Privilege and Survival

St Davids Cathedral Copyright 2012 Kaliani Devinne
St. David's Cathedral, Wales
In St. David's, at the westernmost point of Wales, there is a spectacular cathedral.  And, inside, along the left side of the arcade, I discovered the effigy of the Lord Rhys,
Rhys ap Gruffydd, my 24th great-grandfather, who died in 1197.  The cathedral, which was built on the site of an early shrine, was constructed beginning in 1181.  It once was a major pilgrimage site, with the decree of Pope Calixtus II in 1123, declaring that two pilgrimages to St. David's were equal to one to Rome and three pilgrimages to St. David's were equal to one to Jerusalem.
Lord Rhys Effigy with Kaliani Copyright 2012 Kaliani Devinne
Kaliani and The Lord Rhys
It was a bit surreal.  I've done genealogy research into my family tree since I was a teenager and I have volumes of 5-generation charts.  I know my roots.  While I'm familiar with finding grave sites in the U.S., this was my first experience overseas and by far, the oldest. Here was my ancestor, my connection with this place.  While each of us has a line of ancestors this long, obviously, not everyone has the long list of "begats."

The privilege of this knowledge, the culmination of all the years of researching, hit me all in a rush.  I closed my eyes and dropped into the energy of the cathedral and sent my roots into the earth here.  I wanted to connect with this great-grandfather, his energy, experience, courage and world-view.  Who was he?  A few days later, at Pembroke Castle, I found a description of him written up in a historical panel, "The strength of Samson, the valour of Hector...the wisdom of Solomon, the majesty of Ajax."  He'd been a local hero, a warrior, ally of a King.  This I hadn't known until the serendipitous trip to the castle.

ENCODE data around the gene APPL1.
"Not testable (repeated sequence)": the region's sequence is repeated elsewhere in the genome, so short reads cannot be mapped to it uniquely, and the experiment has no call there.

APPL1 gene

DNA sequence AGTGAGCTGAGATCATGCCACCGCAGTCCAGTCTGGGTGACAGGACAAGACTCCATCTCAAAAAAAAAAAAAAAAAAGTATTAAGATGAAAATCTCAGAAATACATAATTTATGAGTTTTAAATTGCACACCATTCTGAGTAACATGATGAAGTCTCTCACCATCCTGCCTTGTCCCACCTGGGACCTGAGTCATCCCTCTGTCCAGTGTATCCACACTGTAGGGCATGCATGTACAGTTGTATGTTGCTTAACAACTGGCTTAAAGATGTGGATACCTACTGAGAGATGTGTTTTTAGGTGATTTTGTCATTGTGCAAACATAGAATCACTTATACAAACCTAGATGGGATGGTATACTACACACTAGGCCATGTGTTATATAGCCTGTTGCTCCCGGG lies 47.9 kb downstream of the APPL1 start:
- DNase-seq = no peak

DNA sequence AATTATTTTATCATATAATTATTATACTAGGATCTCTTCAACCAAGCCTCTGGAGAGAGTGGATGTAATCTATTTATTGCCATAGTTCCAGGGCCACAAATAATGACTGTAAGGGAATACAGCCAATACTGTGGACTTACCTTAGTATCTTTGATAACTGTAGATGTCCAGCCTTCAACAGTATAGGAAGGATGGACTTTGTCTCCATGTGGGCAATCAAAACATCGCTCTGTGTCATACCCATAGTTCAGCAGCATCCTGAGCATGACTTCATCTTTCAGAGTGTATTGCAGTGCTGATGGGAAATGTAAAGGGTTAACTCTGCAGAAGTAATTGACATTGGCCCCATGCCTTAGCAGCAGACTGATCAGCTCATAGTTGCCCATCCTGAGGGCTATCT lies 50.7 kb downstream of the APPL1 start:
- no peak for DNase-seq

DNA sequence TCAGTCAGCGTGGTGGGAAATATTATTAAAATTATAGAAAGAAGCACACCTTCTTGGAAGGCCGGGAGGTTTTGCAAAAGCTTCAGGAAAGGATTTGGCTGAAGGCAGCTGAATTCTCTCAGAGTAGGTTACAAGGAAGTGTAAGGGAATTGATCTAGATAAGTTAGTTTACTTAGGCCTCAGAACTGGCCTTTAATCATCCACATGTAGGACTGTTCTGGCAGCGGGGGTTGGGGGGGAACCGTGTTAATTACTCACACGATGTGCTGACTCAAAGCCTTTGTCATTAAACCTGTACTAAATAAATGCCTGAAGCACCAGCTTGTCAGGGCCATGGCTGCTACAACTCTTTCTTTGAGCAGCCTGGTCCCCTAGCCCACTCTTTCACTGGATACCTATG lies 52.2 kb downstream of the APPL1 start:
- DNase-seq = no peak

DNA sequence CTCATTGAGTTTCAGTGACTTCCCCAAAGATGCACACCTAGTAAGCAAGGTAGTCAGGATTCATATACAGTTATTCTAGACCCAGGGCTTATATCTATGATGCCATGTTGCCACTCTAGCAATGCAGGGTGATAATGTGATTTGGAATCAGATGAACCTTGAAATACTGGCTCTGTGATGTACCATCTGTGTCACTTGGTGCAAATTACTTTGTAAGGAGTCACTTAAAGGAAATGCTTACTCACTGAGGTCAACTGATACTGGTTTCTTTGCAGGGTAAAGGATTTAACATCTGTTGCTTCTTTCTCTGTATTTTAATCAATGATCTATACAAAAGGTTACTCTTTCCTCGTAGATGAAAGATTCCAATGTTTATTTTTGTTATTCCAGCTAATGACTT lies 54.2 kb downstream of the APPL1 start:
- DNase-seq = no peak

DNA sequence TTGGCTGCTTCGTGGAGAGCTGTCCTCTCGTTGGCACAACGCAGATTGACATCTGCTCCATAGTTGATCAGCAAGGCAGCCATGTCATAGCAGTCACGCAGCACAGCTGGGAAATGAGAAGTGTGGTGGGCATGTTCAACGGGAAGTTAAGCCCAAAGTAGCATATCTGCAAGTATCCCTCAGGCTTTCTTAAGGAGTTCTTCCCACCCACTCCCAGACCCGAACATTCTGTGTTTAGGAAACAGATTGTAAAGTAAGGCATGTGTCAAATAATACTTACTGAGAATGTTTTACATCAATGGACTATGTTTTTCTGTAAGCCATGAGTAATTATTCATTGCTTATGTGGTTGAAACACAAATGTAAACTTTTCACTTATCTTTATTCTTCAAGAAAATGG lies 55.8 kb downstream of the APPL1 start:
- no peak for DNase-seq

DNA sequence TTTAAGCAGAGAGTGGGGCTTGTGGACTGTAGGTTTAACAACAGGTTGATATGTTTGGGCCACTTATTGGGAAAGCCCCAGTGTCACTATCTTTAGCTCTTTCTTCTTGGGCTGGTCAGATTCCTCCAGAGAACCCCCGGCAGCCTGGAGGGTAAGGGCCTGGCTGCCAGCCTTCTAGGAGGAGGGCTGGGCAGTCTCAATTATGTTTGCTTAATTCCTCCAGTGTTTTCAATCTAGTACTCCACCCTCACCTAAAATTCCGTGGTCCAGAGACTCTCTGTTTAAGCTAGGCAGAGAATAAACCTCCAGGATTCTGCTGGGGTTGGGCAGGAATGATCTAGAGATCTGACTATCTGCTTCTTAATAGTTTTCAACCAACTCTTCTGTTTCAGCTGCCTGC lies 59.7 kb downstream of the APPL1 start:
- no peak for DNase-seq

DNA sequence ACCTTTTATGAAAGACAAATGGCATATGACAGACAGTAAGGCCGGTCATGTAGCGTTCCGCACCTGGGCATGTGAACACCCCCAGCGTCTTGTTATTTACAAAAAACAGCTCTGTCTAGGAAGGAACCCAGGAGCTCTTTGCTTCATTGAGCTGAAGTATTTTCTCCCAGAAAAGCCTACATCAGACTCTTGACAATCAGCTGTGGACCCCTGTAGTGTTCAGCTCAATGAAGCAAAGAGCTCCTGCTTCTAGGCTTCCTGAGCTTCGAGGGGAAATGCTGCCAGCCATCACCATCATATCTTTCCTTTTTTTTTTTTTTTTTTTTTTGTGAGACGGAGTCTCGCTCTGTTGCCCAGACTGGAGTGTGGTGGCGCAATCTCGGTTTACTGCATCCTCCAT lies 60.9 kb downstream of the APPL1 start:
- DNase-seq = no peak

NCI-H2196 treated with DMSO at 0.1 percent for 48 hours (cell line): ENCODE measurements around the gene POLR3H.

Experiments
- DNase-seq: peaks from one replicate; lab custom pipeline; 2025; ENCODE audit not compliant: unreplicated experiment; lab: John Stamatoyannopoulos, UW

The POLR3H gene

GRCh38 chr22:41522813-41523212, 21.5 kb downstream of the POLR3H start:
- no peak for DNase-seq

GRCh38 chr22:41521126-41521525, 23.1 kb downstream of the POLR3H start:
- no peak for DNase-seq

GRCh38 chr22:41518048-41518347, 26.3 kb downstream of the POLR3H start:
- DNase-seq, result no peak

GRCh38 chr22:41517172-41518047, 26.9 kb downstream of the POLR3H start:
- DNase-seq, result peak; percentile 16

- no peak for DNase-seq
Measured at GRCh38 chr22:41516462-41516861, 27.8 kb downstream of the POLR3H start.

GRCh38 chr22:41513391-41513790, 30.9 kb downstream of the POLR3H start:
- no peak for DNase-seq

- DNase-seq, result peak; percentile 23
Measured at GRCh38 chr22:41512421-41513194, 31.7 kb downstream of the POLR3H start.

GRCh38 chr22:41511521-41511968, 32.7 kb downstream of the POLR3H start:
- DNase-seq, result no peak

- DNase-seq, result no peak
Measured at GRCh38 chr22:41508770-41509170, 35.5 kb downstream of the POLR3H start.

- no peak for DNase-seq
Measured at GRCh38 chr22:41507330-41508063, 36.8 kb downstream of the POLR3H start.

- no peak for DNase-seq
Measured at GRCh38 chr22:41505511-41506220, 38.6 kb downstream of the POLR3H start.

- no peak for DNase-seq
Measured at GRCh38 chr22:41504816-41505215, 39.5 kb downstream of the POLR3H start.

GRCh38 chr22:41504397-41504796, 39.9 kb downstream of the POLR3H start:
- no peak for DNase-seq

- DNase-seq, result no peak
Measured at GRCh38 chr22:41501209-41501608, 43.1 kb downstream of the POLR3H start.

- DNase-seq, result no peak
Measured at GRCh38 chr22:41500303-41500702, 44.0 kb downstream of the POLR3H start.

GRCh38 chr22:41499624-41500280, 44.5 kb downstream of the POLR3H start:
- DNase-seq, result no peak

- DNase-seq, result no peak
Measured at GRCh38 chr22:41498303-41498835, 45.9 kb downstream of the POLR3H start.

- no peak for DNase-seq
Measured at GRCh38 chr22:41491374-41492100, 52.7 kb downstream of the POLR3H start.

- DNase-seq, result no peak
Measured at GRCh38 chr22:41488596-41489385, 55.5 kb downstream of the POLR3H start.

Lord Rhys effigy at St Davids Copyright 2012 Kaliani Devinne
The Lord Rhys

Here I was following in his footsteps, as though his voice was calling to me.  Asking me to envision his time and this gorgeous countryside in a very different time.  Part the veil, walk where I've walked, sit where I've sat, find your strength buried deep within your DNA as survivor of the ages.  Our trip continued on to the ruins of the Chapel of St. Non, which overlooks an incredibly beautiful field that tumbles down to the sea.  It was a step on the pilgrimage.  He had been here, too.  Likewise, the church at Nevern, that we visited later in the day, where an orange lichen-covered ancient celtic cross stands.

With each step, I wondered what he would say if we could speak each others' language, the language of the human experience.  What would you tell your 24th great granddaughter about life, time and overall scheme of things?  That complexity of understanding about living life day-to-day, wielding personal power, the sacred and the profane?  What would he say if I told him I flew to England from half way across the world in ten and a half hours?  I'm sure the stake and the firewood would get assembled pretty fast.

Privilege.  That word would snap many disparate thoughts into focus for me upon my return.  My friend Mellissa, deep in channel, speaking the words of another ancient forbear, admonished the listening group to stop complaining and get real about the privilege of being alive, being here now with all of the technological advantages, living in freedom and relative peace.  Survivors.

I wonder if I'm the end of this line, the culmination of all these generations of survival.  What does that mean to me?  How does it inform what I do with this life?  As I type, the song "Blackbird" by Sarah McLachlan is broadcast over Pandora radio..."All your life you were only waiting for this moment to arise."


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